30 July 2021, Brussels
On the World Day Against Trafficking in Persons, the United Nations Office on Drugs and Crime (UNODC) and its partners across Belgium and at the European Union came together to underscore the importance of listening to and learning from survivors of human trafficking.
Under the theme of “Victims’ Voices Lead the Way”, this year’s UNODC-led Blue Heart Campaign highlighted the crucial role of survivors of human trafficking in establishing effective measures to prevent this crime, identifying and rescuing victims and supporting them on their road to rehabilitation.
“Belgium has long been a leader in the fight against human trafficking. But further action is needed,” noted Vincent Van Quickenborne, Belgian Minister of Justice. UNODC Executive Director Ghada Waly and EU Commissioner Johansson also recommitted “to working together to stamp out trafficking in persons, to protect its victims and bring its perpetrators to justice” in their joint statement.
In Belgium, the Blue Heart Campaign was launched by Minister Van Quickenborne, UNODC, NGO Payoke, and the Belgian Friends of the Blue Heart on 22 July in Bruges. Belgium has long played a leading global role in combatting human trafficking and in the UN Voluntary Trust Fund for Victims of Trafficking.
UNODC Goodwill Ambassador, Ozark Henry, participated and stressed, “I am particularly attached to the World Day against Trafficking in Persons and the Blue Heart that I am wearing. Both are occasions to remind people of the conditions of victims of human trafficking.” Read more on human trafficking in Belgium in FR-NL-DE-EN.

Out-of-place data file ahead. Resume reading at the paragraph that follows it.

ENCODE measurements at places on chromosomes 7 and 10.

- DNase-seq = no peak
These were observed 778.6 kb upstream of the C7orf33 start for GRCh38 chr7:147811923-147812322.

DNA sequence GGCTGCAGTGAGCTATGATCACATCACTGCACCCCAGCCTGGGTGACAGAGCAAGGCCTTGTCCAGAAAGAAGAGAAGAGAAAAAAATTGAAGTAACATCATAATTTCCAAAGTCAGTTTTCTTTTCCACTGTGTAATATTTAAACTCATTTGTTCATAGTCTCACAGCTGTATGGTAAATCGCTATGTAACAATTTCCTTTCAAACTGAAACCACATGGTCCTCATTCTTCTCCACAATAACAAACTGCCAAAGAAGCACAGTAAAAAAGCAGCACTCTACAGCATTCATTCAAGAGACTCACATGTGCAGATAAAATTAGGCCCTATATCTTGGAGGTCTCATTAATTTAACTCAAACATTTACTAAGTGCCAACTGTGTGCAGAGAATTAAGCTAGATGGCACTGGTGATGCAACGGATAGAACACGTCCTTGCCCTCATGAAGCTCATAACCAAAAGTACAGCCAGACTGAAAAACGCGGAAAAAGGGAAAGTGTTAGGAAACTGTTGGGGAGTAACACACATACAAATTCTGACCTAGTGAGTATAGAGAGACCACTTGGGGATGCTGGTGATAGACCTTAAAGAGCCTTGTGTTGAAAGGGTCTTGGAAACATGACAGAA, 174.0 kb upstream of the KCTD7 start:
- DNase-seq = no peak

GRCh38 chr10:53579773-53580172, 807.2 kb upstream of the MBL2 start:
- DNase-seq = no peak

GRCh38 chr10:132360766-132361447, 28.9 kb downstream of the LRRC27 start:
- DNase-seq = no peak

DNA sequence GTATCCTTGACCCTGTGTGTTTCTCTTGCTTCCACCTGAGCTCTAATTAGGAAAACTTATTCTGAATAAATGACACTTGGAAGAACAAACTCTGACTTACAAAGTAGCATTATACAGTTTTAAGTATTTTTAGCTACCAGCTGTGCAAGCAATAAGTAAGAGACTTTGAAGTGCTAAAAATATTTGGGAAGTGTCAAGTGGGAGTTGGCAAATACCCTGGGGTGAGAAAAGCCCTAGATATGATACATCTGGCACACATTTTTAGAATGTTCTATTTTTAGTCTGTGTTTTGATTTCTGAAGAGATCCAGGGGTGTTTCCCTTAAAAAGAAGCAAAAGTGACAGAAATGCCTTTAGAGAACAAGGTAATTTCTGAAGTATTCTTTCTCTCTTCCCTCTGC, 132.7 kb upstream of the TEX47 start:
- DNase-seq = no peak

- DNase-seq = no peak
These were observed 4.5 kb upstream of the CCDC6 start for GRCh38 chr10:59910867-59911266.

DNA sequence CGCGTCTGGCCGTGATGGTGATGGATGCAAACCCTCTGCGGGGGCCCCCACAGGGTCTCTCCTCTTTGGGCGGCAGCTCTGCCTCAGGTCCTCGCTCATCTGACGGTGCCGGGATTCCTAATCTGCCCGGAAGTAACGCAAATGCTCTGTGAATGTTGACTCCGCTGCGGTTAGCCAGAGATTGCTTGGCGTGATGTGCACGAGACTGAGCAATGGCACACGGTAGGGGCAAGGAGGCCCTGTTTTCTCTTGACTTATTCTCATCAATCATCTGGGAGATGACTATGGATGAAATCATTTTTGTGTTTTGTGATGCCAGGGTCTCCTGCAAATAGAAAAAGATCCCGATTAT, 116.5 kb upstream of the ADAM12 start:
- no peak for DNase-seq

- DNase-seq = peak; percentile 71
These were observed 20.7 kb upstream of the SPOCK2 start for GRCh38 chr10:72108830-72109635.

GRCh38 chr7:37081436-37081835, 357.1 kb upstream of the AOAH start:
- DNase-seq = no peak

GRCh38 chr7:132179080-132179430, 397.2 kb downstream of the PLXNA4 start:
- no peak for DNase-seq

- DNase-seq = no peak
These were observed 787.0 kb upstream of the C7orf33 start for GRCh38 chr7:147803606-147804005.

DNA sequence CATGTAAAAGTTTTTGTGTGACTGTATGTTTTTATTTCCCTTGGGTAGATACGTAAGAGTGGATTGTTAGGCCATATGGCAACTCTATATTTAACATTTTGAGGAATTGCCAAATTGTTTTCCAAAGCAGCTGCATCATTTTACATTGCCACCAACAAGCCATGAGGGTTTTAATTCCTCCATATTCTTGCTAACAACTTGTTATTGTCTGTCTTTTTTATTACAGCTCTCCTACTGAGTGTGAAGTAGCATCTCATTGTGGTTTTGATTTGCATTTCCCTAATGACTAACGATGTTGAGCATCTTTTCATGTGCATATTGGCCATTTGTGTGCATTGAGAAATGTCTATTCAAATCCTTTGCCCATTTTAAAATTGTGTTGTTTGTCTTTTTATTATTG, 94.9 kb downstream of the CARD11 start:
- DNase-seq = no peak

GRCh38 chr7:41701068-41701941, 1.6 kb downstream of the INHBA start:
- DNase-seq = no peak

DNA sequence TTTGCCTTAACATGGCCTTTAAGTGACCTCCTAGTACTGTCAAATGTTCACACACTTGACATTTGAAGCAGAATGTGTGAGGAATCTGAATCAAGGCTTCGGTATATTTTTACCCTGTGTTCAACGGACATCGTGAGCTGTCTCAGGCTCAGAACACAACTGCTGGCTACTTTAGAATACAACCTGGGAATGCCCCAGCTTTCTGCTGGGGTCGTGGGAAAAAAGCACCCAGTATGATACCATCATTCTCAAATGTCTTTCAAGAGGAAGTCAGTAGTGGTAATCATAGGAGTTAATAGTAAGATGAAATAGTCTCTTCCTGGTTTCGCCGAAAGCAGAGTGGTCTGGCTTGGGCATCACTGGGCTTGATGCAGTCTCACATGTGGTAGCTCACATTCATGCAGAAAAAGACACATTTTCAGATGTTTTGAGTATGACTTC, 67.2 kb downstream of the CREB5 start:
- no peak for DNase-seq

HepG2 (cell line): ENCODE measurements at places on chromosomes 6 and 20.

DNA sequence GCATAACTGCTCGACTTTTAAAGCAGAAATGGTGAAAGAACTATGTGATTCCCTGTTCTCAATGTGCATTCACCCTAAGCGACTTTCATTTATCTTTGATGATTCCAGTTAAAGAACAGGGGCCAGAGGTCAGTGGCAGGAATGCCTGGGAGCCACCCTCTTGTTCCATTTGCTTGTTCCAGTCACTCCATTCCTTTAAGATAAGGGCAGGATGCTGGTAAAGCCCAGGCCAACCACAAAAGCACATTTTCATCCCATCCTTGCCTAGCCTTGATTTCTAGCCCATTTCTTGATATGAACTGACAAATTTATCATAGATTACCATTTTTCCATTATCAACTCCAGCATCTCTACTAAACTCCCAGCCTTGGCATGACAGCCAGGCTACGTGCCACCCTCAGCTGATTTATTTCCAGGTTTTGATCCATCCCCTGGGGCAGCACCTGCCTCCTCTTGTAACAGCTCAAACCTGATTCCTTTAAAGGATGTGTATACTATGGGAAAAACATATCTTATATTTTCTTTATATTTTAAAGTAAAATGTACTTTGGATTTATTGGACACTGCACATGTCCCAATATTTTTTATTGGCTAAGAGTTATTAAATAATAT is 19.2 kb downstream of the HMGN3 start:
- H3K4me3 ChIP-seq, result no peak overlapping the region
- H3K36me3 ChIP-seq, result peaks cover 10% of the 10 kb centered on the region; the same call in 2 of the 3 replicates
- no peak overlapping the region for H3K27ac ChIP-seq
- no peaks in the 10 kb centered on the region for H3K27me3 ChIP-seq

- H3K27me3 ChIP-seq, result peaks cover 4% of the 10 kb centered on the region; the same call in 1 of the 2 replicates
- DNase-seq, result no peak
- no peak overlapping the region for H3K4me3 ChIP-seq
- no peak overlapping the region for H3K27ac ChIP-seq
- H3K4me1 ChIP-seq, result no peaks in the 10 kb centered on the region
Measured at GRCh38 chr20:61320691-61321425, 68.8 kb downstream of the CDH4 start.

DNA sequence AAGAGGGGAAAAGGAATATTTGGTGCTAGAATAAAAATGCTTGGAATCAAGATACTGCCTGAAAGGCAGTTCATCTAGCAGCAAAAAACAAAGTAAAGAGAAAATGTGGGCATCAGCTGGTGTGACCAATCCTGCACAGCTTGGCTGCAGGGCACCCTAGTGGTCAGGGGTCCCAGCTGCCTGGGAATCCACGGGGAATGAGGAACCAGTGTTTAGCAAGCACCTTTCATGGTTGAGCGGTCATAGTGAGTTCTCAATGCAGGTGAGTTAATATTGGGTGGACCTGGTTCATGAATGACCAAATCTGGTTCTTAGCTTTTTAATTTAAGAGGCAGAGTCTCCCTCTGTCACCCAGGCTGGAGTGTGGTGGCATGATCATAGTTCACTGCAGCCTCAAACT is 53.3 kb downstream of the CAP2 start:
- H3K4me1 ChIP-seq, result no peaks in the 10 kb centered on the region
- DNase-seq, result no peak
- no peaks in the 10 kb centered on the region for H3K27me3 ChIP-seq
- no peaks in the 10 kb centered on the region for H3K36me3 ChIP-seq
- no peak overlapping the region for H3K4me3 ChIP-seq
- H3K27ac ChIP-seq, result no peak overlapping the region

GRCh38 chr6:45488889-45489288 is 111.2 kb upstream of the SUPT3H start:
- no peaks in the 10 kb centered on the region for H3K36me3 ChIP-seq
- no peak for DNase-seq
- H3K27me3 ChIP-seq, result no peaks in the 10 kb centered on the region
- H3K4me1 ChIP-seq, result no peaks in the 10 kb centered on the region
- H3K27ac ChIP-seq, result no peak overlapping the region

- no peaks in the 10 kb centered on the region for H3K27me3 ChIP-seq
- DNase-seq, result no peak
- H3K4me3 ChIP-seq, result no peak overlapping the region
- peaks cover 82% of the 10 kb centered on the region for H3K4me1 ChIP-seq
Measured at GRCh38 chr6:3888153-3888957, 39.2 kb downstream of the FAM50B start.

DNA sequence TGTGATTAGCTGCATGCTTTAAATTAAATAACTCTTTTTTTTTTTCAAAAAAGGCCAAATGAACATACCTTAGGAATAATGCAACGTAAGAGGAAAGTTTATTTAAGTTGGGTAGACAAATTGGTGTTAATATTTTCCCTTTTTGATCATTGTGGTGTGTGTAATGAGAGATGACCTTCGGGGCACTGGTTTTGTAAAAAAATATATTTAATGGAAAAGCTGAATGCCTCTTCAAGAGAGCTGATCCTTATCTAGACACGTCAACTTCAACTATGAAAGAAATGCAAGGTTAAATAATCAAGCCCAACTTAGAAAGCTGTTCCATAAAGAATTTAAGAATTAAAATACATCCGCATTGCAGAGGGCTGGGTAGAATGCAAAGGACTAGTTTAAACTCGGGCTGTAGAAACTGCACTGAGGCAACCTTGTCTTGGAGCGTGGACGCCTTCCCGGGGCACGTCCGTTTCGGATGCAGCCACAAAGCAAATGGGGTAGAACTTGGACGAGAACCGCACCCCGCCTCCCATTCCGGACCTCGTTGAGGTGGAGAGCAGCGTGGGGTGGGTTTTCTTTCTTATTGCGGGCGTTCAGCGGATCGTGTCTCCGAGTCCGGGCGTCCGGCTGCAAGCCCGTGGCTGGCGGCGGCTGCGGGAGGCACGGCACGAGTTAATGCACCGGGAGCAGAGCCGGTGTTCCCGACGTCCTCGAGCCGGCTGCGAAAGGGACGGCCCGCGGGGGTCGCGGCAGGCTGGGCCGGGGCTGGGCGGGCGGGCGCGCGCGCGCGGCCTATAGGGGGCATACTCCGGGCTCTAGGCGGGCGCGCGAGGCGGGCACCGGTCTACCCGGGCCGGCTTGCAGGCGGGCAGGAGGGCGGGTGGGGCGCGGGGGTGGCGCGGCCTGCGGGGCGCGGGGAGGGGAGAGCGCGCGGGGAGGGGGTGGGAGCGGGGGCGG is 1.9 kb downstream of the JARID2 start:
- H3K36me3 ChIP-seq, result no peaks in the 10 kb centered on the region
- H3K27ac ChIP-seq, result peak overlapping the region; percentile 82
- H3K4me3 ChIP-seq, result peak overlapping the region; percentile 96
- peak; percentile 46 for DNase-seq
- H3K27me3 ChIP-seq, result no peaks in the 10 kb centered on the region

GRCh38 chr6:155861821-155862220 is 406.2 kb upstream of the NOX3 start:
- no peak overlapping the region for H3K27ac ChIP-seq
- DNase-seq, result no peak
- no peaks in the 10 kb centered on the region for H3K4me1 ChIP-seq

Events on World Day kicked off with the photo exhibition “PHOTO-VOICE: Human Trafficking Through Victims’ Eyes” organised by the NGO PAG-ASA and UNODC at Brussels City Hall. Opened by the Ministries of Justice and of Foreign Affairs, the City of Brussels, UNODC, the EU Anti-Trafficking Coordinator, and PAG-ASA, the event gave the spotlight to 24 victims to interpret their experiences through photography.
At the occasion, EU Anti-Trafficking Coordinator, Diane Schmitt, underlined “combatting trafficking in human beings is a priority for the European Union. We have to listen to victims at all stages of our actions. They are in the centre.” “We need to work in partnership with them to promote a more victim-centred and effective approach to combating this heinous crime.,” echoed Yatta Dakowah, Representative of the UNODC Brussels Liaison Office.
During the day, Brussels landmark and folklore legend, Manneken-Pis, joined the events dressed in his 1047th costume inspired by the Blue Heart Campaign. Belgian partners and personalities, including former minister and new Board Member of the UN Voluntary Trust Fund Inge Vervotte, chocolatier Dominique Persoon, the football players of Club Brugge, and Belgian federal and embassy staff around the world, showed their solidarity on social media.
At sunset, the European Parliament, Belgian federal buildings, and the cities of Antwerp, Brussels, Bruges, Ghent, Kortrijk, Leuven, Mechelen and Mons lit iconic buildings and monuments in blue to encourage governments, civil society, the private sector, and individuals alike to take action. The blue colour refers to the Blue Heart, the international symbol against human trafficking, representing the sadness of those trafficked, while reminding us of the cold-heartedness of those who buy and sell fellow human beings.
This year, Antwerp top chef, Seppe Nobels, also lent his support to the campaign with a unique recipe for mussels that combines Belgian’s national dish with “masala” spices using the hashtag #MusselsAgainstHumanTrafficking. Developed each year by the NGO GATAM, Gatam-masala mixes spices from the most important countries of origin for migrants in Belgium.
UNODC is also grateful for the partnership of the Smurfs, who again supported World Day against Trafficking in Persons with a tailored-made illustration for the Belgian Friends of the Blue Heart.